Leap of Faith: Adam’s greatest parental warning  

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Leap of Faith: Adam’s greatest parental warning  

Little boy tying shoe laces on stairs outdoors, closeup
Little boy tying shoe laces on stairs outdoors, closeup

In a sense, I started ‘hot housing’ my kid aged four and a half. He was about to start primary school in the September and they sent us a little booklet to complete before term started, in preparation. They wanted to know about the “important adults in his life”, his interests, and (the page I panicked about) what he could do for himself.

As an only child, there was no “Mummy is busy with the baby, put your own shoes on” and I suffer from terrible working mum guilt, so anything I can do when I’m there surely compensates for all the times I’m not? If that meant helping a tired little boy into his pyjamas, wasn’t that my job? Why the hot housing? I just wasn’t prepared to tell his reception class teacher that he couldn’t dress himself, put his shoes on, use a knife – shouldn’t a mum cut up her little prince’s schnitzel?  I refused to admit what I thought were failings as a mum by telling his teacher that he couldn’t do those tasks independently, so you can be sure by the time he started school he could do them all.

When a partner is created for Adam in the story of the Garden of Eden it is explained that “a person leaves their parents and clings to their partner.” (Genesis 2:24). I think it’s the greatest parental warning ever – we all know about the apple-eating. The naive and irresponsible behaviour of Adam in Eden has had repercussions for all who followed and forevermore. It’s the hard toil for our food and labour pain for our children, which Torah tells us are our punishments.

Nobody wants to raise a child that goes from clinging to their parents to cleaving to a spouse and making unworldly decisions about their life.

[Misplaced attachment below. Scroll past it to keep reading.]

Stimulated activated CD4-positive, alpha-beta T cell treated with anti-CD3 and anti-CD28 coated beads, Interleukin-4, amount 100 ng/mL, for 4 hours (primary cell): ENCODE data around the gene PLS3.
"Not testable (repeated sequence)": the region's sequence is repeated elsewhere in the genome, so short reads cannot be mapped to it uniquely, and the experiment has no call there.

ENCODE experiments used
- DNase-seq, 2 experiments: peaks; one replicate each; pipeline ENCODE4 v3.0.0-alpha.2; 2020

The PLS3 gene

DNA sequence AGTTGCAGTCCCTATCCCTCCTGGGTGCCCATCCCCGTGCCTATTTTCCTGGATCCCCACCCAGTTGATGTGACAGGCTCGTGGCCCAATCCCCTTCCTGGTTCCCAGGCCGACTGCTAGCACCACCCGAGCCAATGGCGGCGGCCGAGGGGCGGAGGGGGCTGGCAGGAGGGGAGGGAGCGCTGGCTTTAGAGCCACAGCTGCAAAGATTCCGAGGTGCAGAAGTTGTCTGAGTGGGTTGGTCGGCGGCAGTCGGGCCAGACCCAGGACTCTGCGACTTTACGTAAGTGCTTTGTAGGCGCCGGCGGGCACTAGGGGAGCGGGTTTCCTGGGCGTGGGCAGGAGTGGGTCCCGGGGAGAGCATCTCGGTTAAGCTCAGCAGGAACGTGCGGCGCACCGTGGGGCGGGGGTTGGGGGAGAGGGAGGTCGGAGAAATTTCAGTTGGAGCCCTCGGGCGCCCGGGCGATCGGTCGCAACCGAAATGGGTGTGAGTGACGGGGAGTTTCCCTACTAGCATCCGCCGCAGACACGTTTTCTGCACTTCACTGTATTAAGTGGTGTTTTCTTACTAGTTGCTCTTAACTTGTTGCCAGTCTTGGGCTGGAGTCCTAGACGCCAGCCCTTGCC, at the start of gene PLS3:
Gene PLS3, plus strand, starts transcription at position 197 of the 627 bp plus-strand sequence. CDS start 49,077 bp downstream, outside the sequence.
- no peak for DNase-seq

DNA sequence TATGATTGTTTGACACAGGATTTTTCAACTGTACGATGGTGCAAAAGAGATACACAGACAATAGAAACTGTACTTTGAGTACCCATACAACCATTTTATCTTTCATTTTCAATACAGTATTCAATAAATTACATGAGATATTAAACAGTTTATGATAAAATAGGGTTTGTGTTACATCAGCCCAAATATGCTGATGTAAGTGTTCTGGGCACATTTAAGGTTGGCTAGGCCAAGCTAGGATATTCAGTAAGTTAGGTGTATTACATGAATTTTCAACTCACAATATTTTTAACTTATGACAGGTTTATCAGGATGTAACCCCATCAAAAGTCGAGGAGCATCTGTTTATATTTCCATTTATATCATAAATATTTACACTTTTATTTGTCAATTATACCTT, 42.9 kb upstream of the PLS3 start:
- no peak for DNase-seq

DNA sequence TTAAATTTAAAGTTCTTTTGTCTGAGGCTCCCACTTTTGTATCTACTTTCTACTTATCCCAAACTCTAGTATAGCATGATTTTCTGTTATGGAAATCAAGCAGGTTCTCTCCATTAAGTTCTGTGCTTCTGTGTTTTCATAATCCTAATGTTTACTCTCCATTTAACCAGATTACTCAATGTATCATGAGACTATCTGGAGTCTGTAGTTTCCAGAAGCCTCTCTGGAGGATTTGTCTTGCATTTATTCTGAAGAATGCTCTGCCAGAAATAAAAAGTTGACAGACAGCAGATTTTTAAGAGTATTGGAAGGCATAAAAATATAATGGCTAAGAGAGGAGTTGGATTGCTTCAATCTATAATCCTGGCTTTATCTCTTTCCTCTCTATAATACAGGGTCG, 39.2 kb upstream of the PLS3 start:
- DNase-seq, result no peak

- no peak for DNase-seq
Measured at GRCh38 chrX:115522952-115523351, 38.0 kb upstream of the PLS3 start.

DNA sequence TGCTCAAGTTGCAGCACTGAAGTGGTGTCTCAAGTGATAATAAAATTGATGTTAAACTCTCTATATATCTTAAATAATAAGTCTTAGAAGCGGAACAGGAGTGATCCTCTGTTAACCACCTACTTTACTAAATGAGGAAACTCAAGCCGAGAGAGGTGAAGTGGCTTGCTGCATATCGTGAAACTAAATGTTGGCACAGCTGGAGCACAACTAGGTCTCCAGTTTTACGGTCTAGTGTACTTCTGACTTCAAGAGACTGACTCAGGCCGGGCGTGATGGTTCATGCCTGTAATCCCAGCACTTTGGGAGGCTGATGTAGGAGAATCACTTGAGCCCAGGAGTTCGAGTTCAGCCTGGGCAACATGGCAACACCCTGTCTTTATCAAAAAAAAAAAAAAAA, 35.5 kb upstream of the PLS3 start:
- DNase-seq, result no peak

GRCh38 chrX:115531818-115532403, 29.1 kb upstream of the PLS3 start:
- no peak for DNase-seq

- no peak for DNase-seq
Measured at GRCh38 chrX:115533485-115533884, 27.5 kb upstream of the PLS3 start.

From the moment our children are born we have a single responsibility and a single aim, to teach them to be independent, to be responsible and altogether useful members of society.

When our children go off to university and/or leave home we won’t get a booklet to fill in about how independent they are. Yet I wonder what the markers of independence are by that point. Can they cook for themselves, will they put on clean clothes, and will they make responsible choices about how much they drink, who they hang out with, and the work/socialising balance?

A parent’s number one aim for their children surely must be independence (with an understanding that some children will never be fully independent but everyone is on a journey towards their own goal). If they can venture out into the world knowing they are loved and have a secure and solid base to return to whenever they need, then that’s the jackpot.

This autumn, whether your children are tying shoelaces, navigating a shared kitchen at university, or starting a new job, my hope is that they do so knowing that you are there for them without needing to do it for them. It’s a fine line but for which we should aim confidently.

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